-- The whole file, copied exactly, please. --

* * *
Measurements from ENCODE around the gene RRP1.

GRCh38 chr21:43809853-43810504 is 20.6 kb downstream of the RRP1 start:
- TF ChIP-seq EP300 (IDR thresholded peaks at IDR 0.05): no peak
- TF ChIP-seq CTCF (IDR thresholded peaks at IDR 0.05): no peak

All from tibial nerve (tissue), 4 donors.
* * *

Measurements from ENCODE around the gene RRP1.

GRCh38 chr21:43809853-43810504 is 20.6 kb downstream of the RRP1 start:
- TF ChIP-seq EP300 (IDR thresholded peaks at IDR 0.05): no peak
- TF ChIP-seq CTCF (IDR thresholded peaks at IDR 0.05): no peak

All from tibial nerve (tissue), 4 donors.